find the idea that it needs to be the husband's name rather disgusting---a
throw back to when women were considered the property of their husbands,
when they were expected to reduce their own identities in order to further
their husbands, and when women had few accomplishments outside of marriage
where their own name was important.

Lynn D.
Lynn D5 years ago

If your the last in the line of family names you might want to keep your own but personally I find this not acceptable to me --- a marriage is a partnership and should be shared with the same last name, and as tradition says -- "his". A happy married female with his last name!

Lisa Hastings
Lisa H5 years ago

In looking into my family history, I have always thought it would have been easier if
the women had retained their names. Sometimes their maiden names are lost.

It is so much easier to find people over the years if they keep their names. I can find just about any male I've ever known, but females who married and changed their namescan often not be traced. Fine if you never want anyone in your pre-marriage past to find you...

As far as keeping one's name beng "isolating" and giving it up being "unifying"---I disagree that inorder to be "unified", the woman must give up her identity. I ask the people who suggested it---for the men, if single name unity is so important to you and your marriages,
then please feel free to change your name.

Adrian M.
Adrian McTiernan5 years ago

as a person interested in tracing family trees, it is very helpful to know as in America, that a woman will keep her maiden name as a middle name, and change her surname to that of her husband. To me, that is nothing feminist, just good sense. I would have thought a feminist would be opposed to marriage anyway, so why change her name at all. The most confusing for me is the Chinese system, where family names and personal names predominate, and there is no real consistency in following a family name, and in Sweden and Nordic areas, where a child of Olaf Pederson is likely to be a Peder Olafson, which identifies him being the son of Olaf - of course his first name could be anything, but often pet family first names repeat as they often do - the grandfather's name often being used. I am English, and my parents families are easy to follow, as they all have the same surname, going back on the Father's line, as his wife would usually take his surname. But if she had incorporated her maiden surname too as a middle name, we could find her parent's line so much more easily, as her mid name is her maiden surname, but shows on wedding certificates or census records. Feminism to me makes little sense, but better relations between married couples does. The first isolates the individuals, the second enhances unity between them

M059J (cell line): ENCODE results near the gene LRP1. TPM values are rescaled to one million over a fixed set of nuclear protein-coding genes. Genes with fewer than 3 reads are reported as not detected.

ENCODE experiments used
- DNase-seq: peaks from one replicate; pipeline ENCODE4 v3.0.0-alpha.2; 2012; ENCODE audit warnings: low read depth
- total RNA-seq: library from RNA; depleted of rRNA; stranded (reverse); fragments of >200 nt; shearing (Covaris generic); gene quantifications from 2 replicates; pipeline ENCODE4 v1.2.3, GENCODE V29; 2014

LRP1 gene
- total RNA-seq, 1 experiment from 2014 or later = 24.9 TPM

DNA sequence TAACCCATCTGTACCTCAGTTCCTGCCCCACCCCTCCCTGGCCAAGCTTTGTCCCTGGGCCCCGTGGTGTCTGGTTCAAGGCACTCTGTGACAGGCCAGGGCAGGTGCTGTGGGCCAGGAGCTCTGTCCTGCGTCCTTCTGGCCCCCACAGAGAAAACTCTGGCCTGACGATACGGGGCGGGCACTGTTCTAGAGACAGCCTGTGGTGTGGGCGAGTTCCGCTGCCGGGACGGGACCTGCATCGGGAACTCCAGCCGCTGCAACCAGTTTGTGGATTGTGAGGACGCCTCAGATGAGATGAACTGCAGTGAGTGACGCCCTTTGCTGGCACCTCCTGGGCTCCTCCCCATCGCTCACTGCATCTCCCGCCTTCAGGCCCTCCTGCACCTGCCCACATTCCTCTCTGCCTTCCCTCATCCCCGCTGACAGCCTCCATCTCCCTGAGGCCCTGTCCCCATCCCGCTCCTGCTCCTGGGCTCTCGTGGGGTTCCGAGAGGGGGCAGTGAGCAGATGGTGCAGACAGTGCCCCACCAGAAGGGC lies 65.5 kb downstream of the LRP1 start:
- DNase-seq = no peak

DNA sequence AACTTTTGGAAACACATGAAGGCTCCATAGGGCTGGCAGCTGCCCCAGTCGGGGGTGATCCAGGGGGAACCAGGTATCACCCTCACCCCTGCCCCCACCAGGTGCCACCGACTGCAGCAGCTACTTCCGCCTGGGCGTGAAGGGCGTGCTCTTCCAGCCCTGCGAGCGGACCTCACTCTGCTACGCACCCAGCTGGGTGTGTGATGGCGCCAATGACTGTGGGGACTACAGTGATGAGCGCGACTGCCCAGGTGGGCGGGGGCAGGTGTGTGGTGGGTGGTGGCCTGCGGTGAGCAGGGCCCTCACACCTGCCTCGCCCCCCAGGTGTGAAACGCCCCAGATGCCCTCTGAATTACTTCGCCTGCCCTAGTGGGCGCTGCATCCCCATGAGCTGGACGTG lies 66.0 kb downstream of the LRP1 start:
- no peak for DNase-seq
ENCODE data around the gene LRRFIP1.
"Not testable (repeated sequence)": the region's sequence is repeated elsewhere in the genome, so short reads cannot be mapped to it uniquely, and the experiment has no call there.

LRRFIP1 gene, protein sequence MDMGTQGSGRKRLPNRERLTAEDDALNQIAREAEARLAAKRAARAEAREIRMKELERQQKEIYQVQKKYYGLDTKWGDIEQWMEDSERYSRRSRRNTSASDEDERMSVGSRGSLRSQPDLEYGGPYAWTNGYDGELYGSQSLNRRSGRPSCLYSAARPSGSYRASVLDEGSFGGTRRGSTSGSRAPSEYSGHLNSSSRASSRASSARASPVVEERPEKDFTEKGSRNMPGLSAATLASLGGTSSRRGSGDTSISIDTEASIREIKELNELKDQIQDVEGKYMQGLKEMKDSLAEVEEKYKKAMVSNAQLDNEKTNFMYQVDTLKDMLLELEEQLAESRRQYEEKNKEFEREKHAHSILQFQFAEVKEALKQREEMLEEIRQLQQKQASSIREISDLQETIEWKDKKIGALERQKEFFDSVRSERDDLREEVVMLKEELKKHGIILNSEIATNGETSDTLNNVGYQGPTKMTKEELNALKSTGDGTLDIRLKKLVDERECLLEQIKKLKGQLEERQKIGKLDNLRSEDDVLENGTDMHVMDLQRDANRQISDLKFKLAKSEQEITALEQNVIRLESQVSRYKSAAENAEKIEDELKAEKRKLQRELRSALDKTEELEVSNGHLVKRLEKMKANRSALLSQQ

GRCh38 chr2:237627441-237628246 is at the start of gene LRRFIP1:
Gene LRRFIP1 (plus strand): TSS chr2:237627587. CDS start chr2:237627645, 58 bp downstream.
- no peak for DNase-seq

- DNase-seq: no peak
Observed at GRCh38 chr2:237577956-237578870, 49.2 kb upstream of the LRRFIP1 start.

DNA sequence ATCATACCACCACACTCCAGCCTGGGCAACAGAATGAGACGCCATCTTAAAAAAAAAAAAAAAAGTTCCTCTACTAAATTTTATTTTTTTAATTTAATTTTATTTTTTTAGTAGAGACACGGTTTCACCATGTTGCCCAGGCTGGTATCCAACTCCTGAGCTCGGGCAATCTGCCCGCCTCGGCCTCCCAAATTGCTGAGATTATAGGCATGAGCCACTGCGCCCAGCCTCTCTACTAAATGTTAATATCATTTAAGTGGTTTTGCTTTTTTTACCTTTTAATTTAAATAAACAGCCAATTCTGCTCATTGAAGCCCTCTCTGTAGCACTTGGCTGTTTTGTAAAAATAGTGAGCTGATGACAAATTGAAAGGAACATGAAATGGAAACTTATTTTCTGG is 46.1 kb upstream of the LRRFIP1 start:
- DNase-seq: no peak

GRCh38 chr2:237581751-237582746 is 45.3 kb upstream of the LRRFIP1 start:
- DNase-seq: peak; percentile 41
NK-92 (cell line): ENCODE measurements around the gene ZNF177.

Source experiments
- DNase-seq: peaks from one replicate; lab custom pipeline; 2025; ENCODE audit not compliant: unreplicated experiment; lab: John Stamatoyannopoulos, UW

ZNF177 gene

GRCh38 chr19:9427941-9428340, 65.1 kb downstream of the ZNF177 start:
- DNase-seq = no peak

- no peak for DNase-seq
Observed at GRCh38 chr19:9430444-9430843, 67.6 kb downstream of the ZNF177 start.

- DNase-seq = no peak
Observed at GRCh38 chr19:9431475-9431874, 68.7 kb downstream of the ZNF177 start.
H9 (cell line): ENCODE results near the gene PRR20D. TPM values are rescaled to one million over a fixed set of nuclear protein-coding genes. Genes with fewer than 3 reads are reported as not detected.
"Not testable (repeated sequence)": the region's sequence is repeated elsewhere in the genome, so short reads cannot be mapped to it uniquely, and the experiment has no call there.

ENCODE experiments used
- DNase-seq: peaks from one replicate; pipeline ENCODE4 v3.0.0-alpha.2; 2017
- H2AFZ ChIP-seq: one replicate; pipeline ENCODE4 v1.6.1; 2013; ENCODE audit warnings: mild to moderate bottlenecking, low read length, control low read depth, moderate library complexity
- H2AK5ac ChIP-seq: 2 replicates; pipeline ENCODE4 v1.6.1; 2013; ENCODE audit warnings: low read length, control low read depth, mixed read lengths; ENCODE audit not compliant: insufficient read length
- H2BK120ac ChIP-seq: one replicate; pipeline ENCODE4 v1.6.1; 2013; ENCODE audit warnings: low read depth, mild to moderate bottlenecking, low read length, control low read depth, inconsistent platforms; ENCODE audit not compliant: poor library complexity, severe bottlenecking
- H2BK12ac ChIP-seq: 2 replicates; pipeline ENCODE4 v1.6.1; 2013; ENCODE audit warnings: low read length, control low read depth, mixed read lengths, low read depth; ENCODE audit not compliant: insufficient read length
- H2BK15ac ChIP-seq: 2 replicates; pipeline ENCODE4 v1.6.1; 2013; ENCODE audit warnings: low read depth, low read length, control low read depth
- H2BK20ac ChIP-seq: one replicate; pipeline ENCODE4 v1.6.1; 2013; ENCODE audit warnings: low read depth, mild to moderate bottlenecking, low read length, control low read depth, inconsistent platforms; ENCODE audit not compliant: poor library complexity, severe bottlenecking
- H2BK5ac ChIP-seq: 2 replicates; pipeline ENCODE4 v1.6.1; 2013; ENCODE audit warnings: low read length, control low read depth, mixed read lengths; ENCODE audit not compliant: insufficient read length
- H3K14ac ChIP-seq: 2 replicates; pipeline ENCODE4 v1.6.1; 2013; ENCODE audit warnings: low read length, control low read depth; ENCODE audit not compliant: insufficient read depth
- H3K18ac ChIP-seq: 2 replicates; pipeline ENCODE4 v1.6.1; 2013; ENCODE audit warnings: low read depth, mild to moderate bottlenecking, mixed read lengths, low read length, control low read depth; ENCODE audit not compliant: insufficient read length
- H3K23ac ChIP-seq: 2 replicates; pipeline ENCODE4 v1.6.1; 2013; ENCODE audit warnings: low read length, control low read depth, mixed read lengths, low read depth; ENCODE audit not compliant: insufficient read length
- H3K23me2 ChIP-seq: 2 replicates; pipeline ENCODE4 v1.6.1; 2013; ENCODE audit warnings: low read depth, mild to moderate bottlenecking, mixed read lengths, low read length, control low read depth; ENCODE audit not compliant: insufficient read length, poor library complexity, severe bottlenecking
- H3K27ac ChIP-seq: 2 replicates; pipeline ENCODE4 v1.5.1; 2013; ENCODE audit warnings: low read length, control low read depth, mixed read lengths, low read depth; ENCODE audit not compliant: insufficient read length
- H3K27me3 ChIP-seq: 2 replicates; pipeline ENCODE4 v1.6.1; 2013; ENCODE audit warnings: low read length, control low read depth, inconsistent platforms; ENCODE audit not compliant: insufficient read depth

Valerie Nelson
Valerie Nelson5 years ago

But your "maiden" name is still (likely) a man's name. I kept my maiden name in my second marriage because the first time around I changed it and it never really felt like a part of me. Now after 30 years into the second I truly wish I'd changed my name. He already had 3 kids from his first marriage and a well-respected career which would have made him changing his name difficult (we discussed this). At the time I thot keeping "my" name was the right thing to do. I can tell you, having 2 names is a nuisance, but after 30 years just too difficult to "fix." We had friends who both hyphenated their names, others who made up a name by morphing their names, and another couple who just both changed their names to the spelling of a letter (like "kay"). You can get creative. The old ways aren't always the best ways.

Suzanne L.
Suzanne L5 years ago

When a woman marries in Quebec, Canada she automatically keeps her 'maiden' name. She has to apply for a legal name change if she wants to take her husband's last name.

Roger M.
Past Member 5 years ago

My wife has never used a married name. And that's fine. I don't expect her too, any more than I would take her name.